My throbbing head
Carry me over
This high pass
Make my belly warm and full
Despite the frigid air
Help me to catch the little frogs
And keep my brain from exploding.
That’s the little prayer to mamacoca I thought up during a long, cold night of high-elevation-induced insomnia last March. Earlier that day, as I sat on top of the pass trying to not vomit at the smell of my companions’ lunches, I had to wonder if the severe headache was a good enough excuse to throw myself off the cliff and hope to land somewhere, um, soft. I decided it wasn’t. The view was too nice.
Despite the North American slander and fear campaign about coca, Andean-Amazonian people have apparently been using the leaves of coca without ill effect for 5000 years or more. Chewing coca does not cause euphoria allegedly associated with the drug cocaine. Coca leaf has similar effects to drinking coffee or other mild stimulants, but give me a wad of beautiful, green coca leaves any day over mud-brown coffee.
The alkaloids released by chewing coca are mild vasoconstrictors and stimulants, and these properties fight against altitude sickness. The main problem with going to 5000 meters is that there’s only about half the oxygen available in the air as at sea level. Your body can respond to this hypoxia, or lack of oxygen, by hyperventilating to a point, shunting blood away from the digestive system and other non-essential activities to the brain, and in the long-term by making extra red blood cells to carry more oxygen. Going through the short-term acclimatization process can be pretty painful if you’re a lowlander like me. I experienced recently a severe case of acute mountain sickness, and I’m glad I had coca leaves to chew my way over the 5100 m Condor Pass. Some of the symptoms I experienced that day included severe (ice axe to the right eye) headache, severe nausea and suppressed appetite, insomnia, resting pulse of 100 beats per minute (mine is typically around 58-62), and swelling of hands/feet/face. Luckily I was spared the excessive flatulence that often accompanies these other symptoms. Anyway, I chewed my little green coca leaves and acclimatized after descending and spending a night at 5000 meters. Well, I acclimatized for the most part, but managed to hold onto the insomnia for five more long, cold nights.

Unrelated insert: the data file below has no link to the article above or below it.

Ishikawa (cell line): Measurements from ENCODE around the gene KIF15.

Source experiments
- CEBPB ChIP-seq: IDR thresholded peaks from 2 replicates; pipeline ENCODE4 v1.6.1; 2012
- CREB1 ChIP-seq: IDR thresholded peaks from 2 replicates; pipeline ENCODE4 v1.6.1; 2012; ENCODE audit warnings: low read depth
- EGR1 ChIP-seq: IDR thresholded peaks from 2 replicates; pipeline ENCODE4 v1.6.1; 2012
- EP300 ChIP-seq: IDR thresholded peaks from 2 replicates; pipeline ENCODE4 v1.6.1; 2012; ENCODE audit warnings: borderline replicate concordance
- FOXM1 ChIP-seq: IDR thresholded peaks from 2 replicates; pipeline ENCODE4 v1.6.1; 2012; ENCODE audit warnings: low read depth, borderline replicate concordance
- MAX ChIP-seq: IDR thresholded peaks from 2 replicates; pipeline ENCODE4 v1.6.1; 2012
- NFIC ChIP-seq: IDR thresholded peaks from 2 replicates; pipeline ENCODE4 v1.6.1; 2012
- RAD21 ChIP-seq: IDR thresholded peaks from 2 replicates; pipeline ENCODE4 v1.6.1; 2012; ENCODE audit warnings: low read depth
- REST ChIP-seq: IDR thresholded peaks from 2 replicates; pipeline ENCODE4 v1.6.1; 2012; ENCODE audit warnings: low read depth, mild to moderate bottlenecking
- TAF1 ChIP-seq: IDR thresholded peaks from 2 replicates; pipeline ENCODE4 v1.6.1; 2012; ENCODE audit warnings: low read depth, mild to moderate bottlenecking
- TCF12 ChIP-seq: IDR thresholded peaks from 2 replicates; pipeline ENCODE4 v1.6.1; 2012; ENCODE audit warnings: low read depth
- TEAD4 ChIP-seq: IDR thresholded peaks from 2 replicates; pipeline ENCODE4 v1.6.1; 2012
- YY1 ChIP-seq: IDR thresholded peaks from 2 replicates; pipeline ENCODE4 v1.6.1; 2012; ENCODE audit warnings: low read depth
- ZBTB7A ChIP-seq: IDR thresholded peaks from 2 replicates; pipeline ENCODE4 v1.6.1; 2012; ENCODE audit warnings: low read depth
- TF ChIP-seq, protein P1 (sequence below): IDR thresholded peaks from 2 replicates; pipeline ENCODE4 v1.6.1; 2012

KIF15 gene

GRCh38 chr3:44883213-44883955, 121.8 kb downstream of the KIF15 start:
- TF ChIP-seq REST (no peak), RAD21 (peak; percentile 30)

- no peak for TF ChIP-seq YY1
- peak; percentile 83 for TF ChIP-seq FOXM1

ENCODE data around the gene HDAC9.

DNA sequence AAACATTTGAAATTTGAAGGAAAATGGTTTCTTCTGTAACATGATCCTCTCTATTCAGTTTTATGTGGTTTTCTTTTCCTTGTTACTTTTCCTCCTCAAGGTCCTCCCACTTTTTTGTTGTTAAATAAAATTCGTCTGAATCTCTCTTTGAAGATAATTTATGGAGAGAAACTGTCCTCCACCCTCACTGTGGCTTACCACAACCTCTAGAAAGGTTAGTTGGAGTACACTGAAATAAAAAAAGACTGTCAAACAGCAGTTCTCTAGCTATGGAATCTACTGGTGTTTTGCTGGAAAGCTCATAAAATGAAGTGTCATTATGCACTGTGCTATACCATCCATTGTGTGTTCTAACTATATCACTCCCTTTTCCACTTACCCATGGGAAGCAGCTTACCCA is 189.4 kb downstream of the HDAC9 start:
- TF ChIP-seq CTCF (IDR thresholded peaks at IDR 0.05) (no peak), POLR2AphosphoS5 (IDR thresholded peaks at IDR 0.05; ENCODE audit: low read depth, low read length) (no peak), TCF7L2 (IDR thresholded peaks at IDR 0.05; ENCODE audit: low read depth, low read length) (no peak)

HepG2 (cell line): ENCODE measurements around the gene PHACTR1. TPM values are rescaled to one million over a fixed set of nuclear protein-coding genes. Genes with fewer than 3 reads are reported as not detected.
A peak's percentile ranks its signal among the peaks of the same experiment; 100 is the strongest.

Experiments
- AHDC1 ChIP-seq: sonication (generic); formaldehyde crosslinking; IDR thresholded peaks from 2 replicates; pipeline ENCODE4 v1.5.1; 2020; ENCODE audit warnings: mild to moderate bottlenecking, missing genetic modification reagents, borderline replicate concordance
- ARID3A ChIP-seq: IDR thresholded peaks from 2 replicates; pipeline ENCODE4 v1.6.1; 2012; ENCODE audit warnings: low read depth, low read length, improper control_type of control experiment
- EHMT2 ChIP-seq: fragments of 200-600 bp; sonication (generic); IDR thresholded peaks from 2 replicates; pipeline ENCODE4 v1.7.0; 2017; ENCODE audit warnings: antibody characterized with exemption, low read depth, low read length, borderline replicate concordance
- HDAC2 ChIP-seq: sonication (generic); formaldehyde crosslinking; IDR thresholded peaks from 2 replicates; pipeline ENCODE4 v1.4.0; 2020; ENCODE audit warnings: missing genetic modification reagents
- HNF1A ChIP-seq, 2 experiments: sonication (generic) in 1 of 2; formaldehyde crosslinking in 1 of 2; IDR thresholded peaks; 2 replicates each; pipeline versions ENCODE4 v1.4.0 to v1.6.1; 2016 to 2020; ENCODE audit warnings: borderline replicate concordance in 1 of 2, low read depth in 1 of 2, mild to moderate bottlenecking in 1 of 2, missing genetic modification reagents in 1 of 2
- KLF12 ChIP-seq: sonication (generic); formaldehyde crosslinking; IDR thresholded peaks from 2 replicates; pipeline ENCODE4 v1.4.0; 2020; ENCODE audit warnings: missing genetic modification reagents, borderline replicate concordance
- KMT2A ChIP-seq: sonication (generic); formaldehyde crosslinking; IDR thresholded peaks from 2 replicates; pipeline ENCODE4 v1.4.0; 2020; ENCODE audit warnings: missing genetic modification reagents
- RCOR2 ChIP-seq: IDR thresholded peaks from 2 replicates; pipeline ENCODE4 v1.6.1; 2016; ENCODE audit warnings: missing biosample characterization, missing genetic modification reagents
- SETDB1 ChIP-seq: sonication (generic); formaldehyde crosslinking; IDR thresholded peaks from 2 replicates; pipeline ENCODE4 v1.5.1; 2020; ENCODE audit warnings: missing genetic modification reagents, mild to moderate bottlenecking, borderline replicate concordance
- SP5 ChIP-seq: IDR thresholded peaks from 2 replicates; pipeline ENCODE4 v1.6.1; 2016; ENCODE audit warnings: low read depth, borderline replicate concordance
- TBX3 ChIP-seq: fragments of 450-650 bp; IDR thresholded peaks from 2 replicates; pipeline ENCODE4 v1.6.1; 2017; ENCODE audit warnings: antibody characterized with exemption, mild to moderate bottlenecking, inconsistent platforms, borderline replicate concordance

Coca and even time at altitude (on the scale of my field trips) probably can’t do much for the insomnia because it’s caused by hyperventilation (your body’s response to the low oxygen availability at high elevations), and the resulting reduced blood carbon dioxide (CO2) levels. High CO2 levels in the blood trigger your next breath, but when suppressed by hyperventilation, that trigger is messed up and your body relies on another weaker, slower trigger: low oxygen. This is the “Ok. Brain cells are dying here, breathe!” trigger. At night, at high elevation, the lack of CO2 trigger and the slow oxygen trigger results in a weird, disrupted breathing pattern called Cheyne-Stokes breathing. You stop breathing for several seconds just as you’re about to fall asleep, and INHALE! you’re awake again. A drug called acetazolamide can keep blood acidity relatively high at altitude, which helps to maintain a more normal breathing pattern at night. It also makes you pee a lot, which speeds acclimatization by flushing out alkaloids.
Maybe I can help others avoid the same painful experience.
Mini-guide to altitude sickness:
1) Read about safe methods for traveling to high elevation and recognize the signs/symptoms of severe altitude-related medical problems. I recommend this website for a quick intro, and I recommend Wilderness First Responder training to anyone going to spend lots of time at high elevation or in the backcountry/doing fieldwork. Consult your doctor before traveling to high elevation for the first time.
2) Ascend slowly and keep your heart rate down. If you experience severe symptoms, descend! Brains DO explode and lungs DO fill with fluid. Severe headaches and fatigue cause people to make poor decisions. Take high elevation travel seriously, anticipate problems, and listen to your body.
3) Stay hydrated! The symptoms of altitude sickness and dehydration mask each other – no sense in making it worse than it has to be! Hydration can also help you flush out carbonates which lower blood acidity and mess with your respiration and sleep.
4) Carry and take ibuprofen to dampen the headache and prevent swelling.
5) Chew your coca for its stimulant and mild vasoconstrictor properties.
Well folks, we’re leaving on 22 July for the first real data-collecting trip. Wish us luck! We’ll report back soon from the field.